What should have been clear at the start became perfectly clear at the end: Club Náutico Español de Vela is not a proper yacht club under the terms of the America’s Cup Deed of Gift and cannot be challenger of record for the 33rd Cup.
On April 2, the New York Court of Appeals — the state’s highest court — ruled for Larry Ellison’s BMW Oracle Racing/Golden Gate Yacht Club and against Ernesto Bertarelli’s Alinghi/
Société Nautique de Genève — the current Cup holder — in a battle of billionaire yachtsmen that has dragged on for 21 months in three courts. In a unanimous opinion, the court declared GGYC the challenger of record.
After nearly two years of wrangling over technicalities, the appellate decision came down to a plain and simple understanding of what the Deed of Gift says about who may be a challenger of record: “[Any] organized yacht club of a foreign country, incorporated, patented or licensed by the legislature, admiralty or other executive department, having for its annual regatta an ocean water course on the sea, or on an arm of the sea, or one which combines both, shall always be entitled to the right of sailing a match for this Cup.”
Writing for the court, Judge Carmen Beauchamp Ciparick said the plain meaning of that language is that a club must have a history that continues into the present — of being organized, incorporated, patented, licensed and having an annual regatta — for it to be a challenger of record. “By using the word ‘annual’ [to describe regatta], the settlor suggested an event that has already occurred at least once and will occur regularly in the future,” she wrote. Club Náutico Español de Vela, formed just days before it challenged Société Nautique de Genève, had never run an annual regatta, though it later said it planned to. It issued its challenge the day Alinghi won the 32nd America’s Cup, and two days later CNEV and SNG published a mutually agreed upon protocol for the 33rd Cup that gave Alinghi virtual control over the terms of the race. GGYC cried foul, alleging that CNEV was a creature of Bertarelli’s, set up so he could stage a coup and take charge of the next regatta. GGYC then issued its own challenge to Alinghi, arguing CNEV wasn’t a bona fide yacht club.
Ciparick concludes her opinion with a veiled reproof to SNG to dispense now with the litigation and other tomfoolery and get on with the racing. “It has been posited that the right to act as trustee of the America’s Cup should be decided on the water and not in a courtroom,” the judge wrote. “We wholeheartedly agree. It falls now to SNG and GGYC to work together to maintain this noble sailing tradition as ‘a perpetual Challenge Cup for friendly competition between foreign countries.’ ”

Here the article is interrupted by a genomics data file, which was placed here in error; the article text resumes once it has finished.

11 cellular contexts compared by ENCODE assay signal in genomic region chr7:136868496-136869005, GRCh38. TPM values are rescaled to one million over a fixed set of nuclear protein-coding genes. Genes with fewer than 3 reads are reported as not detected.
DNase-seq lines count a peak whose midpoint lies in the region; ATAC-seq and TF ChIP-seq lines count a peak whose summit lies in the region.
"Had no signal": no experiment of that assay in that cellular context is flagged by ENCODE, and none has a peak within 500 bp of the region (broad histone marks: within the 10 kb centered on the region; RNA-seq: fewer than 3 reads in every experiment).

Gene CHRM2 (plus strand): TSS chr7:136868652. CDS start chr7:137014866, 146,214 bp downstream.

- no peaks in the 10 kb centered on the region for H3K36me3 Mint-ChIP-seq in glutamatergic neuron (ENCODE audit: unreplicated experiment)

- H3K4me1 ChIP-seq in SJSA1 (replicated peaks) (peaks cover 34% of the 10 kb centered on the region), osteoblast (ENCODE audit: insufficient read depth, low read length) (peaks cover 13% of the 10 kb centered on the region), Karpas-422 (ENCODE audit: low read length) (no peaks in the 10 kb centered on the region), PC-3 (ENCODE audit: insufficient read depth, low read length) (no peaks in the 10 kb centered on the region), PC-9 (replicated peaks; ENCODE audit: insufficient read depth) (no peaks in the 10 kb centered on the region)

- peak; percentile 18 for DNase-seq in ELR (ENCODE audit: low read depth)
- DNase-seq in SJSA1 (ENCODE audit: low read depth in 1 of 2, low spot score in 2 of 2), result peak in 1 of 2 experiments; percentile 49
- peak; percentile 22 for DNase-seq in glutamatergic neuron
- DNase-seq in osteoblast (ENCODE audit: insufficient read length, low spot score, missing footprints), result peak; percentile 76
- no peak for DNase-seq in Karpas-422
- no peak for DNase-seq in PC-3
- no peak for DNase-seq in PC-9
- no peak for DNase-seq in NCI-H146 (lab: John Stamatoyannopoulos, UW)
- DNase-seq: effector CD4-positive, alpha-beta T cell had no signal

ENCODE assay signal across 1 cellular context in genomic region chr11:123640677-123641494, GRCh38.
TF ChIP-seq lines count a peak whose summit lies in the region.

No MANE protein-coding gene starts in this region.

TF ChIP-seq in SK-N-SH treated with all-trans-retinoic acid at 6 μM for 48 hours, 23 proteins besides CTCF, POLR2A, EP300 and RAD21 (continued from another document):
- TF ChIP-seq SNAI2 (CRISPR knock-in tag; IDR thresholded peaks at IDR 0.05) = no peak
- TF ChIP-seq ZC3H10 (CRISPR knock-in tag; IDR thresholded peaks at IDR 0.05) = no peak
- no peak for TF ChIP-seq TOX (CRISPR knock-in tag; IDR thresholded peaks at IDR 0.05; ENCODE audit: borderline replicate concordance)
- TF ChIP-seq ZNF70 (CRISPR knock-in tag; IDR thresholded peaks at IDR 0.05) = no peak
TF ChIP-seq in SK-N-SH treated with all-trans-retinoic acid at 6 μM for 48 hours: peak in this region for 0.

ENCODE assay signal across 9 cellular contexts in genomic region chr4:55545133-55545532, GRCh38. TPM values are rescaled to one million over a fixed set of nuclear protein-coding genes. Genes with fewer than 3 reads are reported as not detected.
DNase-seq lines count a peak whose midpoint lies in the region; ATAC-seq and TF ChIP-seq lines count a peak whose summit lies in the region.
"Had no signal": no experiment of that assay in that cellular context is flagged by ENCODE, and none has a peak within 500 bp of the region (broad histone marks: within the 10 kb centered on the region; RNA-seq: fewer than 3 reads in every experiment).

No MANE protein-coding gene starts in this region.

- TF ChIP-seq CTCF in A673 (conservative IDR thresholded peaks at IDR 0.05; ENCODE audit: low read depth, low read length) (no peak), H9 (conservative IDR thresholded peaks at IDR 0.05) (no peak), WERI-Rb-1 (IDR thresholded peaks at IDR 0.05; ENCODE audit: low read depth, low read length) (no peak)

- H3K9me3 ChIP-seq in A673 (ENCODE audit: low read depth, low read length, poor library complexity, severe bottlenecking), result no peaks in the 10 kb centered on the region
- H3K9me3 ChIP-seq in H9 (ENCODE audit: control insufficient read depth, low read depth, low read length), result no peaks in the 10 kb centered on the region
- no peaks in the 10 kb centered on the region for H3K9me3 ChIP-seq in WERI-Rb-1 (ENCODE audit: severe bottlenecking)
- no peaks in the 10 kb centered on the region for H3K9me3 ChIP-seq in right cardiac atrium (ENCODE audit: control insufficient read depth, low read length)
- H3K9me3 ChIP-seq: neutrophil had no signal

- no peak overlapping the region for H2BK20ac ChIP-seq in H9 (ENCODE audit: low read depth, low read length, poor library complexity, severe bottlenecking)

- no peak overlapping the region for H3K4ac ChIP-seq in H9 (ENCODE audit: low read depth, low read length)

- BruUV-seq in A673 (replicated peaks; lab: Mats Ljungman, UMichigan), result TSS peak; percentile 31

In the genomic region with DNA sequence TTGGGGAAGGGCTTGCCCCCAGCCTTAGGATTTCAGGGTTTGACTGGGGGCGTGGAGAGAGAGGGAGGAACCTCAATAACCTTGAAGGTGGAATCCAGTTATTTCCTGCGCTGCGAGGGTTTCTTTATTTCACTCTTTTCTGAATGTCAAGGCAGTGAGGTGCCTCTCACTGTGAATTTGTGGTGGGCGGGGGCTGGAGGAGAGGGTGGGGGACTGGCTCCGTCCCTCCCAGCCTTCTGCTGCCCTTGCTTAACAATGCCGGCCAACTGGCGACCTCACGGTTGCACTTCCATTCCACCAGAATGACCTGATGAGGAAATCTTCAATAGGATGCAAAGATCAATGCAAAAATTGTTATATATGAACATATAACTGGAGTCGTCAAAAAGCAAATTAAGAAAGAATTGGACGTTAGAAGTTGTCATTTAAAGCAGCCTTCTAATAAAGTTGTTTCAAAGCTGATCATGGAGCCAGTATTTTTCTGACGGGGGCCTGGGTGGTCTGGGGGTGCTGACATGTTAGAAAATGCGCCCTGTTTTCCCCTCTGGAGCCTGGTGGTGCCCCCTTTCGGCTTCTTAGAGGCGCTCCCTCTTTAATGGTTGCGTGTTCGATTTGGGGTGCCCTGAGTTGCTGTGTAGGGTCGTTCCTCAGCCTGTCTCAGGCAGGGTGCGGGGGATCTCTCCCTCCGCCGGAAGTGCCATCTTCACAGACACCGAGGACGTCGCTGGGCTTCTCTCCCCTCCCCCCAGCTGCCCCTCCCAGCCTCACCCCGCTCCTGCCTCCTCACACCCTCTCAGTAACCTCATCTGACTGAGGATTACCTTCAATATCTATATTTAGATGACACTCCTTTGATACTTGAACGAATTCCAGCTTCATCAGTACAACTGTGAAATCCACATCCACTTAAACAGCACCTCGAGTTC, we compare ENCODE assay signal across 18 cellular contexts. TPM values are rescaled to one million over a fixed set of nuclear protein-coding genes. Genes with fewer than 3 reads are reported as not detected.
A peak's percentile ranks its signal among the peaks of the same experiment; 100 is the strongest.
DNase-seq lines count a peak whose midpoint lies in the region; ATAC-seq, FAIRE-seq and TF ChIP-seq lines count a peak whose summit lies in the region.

After the ruling, both camps appeared war-weary and ready to talk. But it seemed as if they still were talking past each other. Marcus Young, GGYC’s commodore, said in an April 7 letter to SNG that BMW Oracle officials were prepared to meet “immediately” with Alinghi representatives and negotiate a mutual-consent agreement to run a “conventional, multichallenger regatta in monohulls … as soon as practicable.” A week later, Fred Meyer, president of SNG’s America’s Cup committee, advised its members that it had sent a letter to GGYC accepting its Deed of Gift challenge — to race one-on-one in 90-foot multihulls — and inviting GGYC “to meet in order to define the terms.”
Meeting in Geneva April 23, delegations from the two clubs stuck to their guns. GGYC proposed a conventional multichallenger regatta. SNG said it was prepared to defend the Cup in a “90-by-90-foot boat” in 2010. It said it was open to a multichallenger series, but GGYC would have to agree to give other challengers more time to prepare. GGYC said the court-imposed timeline for a Deed of Gift challenge in 90-footers is February 2010; it said SNG wants to race in May 2010.
Meanwhile, the NYYC and four other clubs with Cup histories — the Royal Yacht Squadron, Royal Perth Yacht Club, San Diego Yacht Club and Royal New Zealand Yacht Club — had sent an open letter to the two rivals exhorting them “to negotiate together for a fair and equitable multichallenger event,” which they say would be in the “interest of the sport of sailing in general and members of the broad America’s Cup community.”
SNG says 18 syndicates are interested in racing in a multichallenger series. Alinghi started out talking about sailing 90-foot monohulls, but as the court case dragged on, along with the worldwide recession, the economics of a new Cup-yacht design have become tenuous. Before the Court of Appeals decision, Alinghi’s latest proposal had been to race in 33-foot monohulls to cut costs. Now it’s pressing to race in 90-foot multihulls.
Unless Ellison and Bertarelli can reach agreement on a smaller boat and a multichallenger protocol, Alinghi and BMW Oracle will duel one-on-one in a best-of-three series in 90-foot multihulls. Under the Deed of Gift, the racing is supposed to start within 10 months of the court’s decision, and SNG would need every bit of that time to get a big multihull on the water. (GGYC has been sea-trialing a 90-foot trimaran since October; Alinghi has been tight-lipped about its multihull.) That would take the racing into February, which under the Deed of Gift would require a Southern Hemisphere venue.
This article originally appeared in the June 2009 issue.